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The Waiting Game

The assemblage of General Managers in beautiful Milwaukee for tea, crumpets, back kissing and baby smacking (wait, that should be reversed) means the off season has officially begun. New GM (but old hat) Ben Cherington arrived with more on his plate than the world famous Milwaukee reverse sandwich (a piece of bread between two pieces of meat).

For as short an off season as it's been, it's been a long off season. Red Sox nation has been treated to quite the list of fun, headlined by the never ending compensation negotiations, an epic stand off the likes of which combatants from the Peloponnesian War would have struggled to comprehend. Aside from the never ending nature of it all, the negotiations are a bit ridiculous. Having been wooed by and then joined the Cubs, Theo Epstein is forced by his own best interests to argue for his own worthlessness. Conversely, the Red Sox, the team that let him leave of their own volition, must maintain they can't live without him (or his equivalent in premiere minor league prospects). At some point the commissioner will probably have to step in because any incentive to actually negotiate has disappeared. Both sides are dug in like it's France in 1917 as Epstein has already begun work for the Cubs so they don't need to complete the transaction to receive his services, and the Red Sox have already named a replacement and don't require payment to move forward.

Then there's the always scintillating interviews for a new manager. Sure, there was an old guy with awesome hair, an iPad, and the most kick-ass pocket square you've ever seen, but that's the beginning and end of the news. After that we've had a parade of pocket squarelessness. Now, it looks like the leading candidate is a guy who used to spend his off days in Boston practicing by waiving blind people into oncoming traffic*. It should also be pointed out that during the time the Red Sox have spent searching, the Cardinals have created and then filled their managerial vacancy. Beyond that there is nothing to report.

*I completely understand the skill set required to be a successful third base coach is vastly different from that required to be a successful manager. Sveum may just be the very best guy for the job, and we'll all never know because we haven't sat in on multiple nine hour interviews. In Ben we trust.**

**Also, I'm sure Dale Sveum is a nice person and would never waive a blind person into oncoming traffic. Maybe the side of a bus, but that would only be by accident.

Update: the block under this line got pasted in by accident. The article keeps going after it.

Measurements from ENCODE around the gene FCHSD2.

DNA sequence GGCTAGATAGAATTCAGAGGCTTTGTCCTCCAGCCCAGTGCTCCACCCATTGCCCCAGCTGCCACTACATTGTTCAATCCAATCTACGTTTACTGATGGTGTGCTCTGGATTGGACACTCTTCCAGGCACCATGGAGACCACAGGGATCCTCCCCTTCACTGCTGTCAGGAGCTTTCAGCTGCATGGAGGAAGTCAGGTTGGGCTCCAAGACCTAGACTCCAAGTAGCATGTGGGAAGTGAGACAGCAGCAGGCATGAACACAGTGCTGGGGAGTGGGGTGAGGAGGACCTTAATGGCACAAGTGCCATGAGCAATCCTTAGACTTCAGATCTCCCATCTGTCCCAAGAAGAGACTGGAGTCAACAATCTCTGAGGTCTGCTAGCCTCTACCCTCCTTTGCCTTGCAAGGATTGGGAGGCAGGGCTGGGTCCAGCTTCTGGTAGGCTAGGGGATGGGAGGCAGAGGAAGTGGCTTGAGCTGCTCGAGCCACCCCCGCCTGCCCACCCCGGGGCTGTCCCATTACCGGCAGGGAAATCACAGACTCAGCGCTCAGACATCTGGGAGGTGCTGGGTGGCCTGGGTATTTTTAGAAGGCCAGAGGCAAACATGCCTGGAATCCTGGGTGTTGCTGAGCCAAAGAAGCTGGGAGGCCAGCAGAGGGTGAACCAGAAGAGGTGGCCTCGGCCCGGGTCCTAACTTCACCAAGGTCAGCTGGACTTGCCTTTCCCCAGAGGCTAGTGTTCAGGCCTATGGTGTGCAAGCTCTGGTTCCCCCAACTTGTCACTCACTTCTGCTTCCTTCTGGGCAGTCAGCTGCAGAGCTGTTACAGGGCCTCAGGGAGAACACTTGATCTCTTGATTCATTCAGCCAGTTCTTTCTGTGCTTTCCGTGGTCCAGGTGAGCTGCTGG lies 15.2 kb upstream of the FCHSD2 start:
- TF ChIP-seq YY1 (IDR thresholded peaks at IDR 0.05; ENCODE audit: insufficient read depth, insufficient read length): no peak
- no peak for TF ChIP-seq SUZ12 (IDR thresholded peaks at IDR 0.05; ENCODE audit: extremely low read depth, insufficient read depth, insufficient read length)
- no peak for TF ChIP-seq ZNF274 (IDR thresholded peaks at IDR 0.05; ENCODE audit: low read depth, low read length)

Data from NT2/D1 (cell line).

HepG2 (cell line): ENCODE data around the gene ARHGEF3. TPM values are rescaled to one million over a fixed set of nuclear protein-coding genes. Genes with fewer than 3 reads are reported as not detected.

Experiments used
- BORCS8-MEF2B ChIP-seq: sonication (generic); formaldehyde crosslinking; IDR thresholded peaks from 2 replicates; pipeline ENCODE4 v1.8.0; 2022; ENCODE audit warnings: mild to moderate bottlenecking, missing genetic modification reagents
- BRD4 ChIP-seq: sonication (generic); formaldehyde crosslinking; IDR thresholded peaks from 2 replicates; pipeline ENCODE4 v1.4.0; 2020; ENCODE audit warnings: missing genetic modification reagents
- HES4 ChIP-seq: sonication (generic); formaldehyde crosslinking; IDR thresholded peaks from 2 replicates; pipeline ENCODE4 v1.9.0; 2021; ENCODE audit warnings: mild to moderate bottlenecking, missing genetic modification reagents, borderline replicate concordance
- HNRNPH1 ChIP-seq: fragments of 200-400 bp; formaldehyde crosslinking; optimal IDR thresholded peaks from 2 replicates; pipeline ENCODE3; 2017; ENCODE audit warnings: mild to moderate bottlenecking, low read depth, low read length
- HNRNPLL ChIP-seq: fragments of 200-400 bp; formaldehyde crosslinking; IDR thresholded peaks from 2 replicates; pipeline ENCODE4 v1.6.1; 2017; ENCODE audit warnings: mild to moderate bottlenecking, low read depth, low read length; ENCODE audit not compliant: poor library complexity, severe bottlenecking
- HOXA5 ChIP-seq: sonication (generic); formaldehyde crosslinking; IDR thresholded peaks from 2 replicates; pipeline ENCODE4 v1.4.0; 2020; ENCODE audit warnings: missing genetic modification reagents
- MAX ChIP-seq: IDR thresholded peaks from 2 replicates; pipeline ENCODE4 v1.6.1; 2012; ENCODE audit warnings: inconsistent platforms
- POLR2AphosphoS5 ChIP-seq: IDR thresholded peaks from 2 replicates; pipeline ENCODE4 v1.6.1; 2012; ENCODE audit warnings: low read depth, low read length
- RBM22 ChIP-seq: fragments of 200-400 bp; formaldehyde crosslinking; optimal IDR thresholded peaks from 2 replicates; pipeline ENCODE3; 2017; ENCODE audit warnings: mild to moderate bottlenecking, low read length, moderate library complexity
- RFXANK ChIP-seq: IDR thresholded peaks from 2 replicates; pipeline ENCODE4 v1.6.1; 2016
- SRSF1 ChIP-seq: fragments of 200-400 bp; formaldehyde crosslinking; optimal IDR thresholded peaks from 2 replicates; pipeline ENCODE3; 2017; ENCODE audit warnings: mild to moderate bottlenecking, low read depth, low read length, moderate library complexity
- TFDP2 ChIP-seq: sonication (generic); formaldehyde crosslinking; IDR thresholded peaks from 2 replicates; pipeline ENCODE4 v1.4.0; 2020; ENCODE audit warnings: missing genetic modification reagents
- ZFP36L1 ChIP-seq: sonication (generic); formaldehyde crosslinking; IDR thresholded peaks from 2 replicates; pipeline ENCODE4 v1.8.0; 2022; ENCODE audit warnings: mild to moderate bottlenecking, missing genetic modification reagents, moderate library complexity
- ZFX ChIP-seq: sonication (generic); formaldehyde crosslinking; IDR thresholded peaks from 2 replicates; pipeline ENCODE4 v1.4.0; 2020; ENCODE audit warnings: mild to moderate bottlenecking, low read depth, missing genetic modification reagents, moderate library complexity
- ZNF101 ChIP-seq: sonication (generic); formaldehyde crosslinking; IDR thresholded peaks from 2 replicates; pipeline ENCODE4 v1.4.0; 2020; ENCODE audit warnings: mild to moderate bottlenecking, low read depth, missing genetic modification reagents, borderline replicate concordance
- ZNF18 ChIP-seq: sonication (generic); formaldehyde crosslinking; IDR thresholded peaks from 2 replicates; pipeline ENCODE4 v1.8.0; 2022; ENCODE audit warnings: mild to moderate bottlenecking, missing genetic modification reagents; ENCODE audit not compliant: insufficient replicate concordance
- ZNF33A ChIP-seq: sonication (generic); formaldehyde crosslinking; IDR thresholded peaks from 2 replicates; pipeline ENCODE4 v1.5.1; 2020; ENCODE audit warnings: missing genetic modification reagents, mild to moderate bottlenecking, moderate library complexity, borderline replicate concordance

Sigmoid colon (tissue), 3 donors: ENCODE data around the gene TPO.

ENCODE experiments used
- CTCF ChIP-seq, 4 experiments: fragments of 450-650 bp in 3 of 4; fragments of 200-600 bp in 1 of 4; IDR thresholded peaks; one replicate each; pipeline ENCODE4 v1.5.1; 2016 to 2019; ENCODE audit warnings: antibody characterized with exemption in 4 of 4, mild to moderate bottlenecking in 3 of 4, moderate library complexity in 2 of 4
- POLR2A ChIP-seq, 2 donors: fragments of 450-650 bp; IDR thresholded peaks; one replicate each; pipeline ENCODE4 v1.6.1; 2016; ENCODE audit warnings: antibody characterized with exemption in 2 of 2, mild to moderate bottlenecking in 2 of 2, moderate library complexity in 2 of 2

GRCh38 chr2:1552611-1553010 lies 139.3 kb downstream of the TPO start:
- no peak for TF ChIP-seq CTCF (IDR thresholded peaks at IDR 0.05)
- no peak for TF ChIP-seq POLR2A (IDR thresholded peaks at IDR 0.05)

This past weekend finally brought exciting news, though it wasn't news that most of us wanted to hear. Jonathan Papelbon's shipping down to Philly (HA HA!) means a whole new hole on a team that already looked like a thing with way too many holes in it. Like, a piece of cheese, a lawn with a chipmunk problem, or my ego. It seems most everyone here at OTM including myself think the Phillies over paid and thus it was a wise decision to let Paps go (heck, many many people think the Phillies over paid) but that isn't likely to make us feel any better and (because?) it doesn't make the Red Sox any better on the field. In fact, we'd all probably agree it makes them actively worse.

It's always difficult around this time to remember the off season is a long one. Last year the Yankees didn't sign two fifths of their starting rotation until the very end of January. Each year after the Red Sox lose on Opening Day, and each year we all have to step back, take a deep breath, and remember there are 161 games left to go. We need to do that same exercise now. There are about 100 days until pitchers and catchers report to Fort Myers and 139 days to go until Opening Day.

Sure, waiting for the interminable manager search to end and the ridiculous compensation talks to finally conclude could cause any self respecting Red Sox fan to lose serious amounts of body hair. But they will end. The Red Sox will find a manager and he'll probably be a good one, even if the blind community strenuously objects. The Cubs will, at some point, relent and give the Sox the vittles they require if, for no other reason, both teams will stop being asked about the stupid thing. The Red Sox will replace Paps, either with Daniel Bard or by acquiring one of the numerous closers available on the market at a fraction of #58's new contract.

What I'm saying is time is on our side here, people. When the team arrives in Florida in February to start it up again, they'll have a whole roster. Starting pitchers and everything. They'll all be ready to erase the sting of the 2011 season's end and so will we. 2012 is going to be great simply by virtue of it not being 2011. It'll all come together. Until then we just have to wait.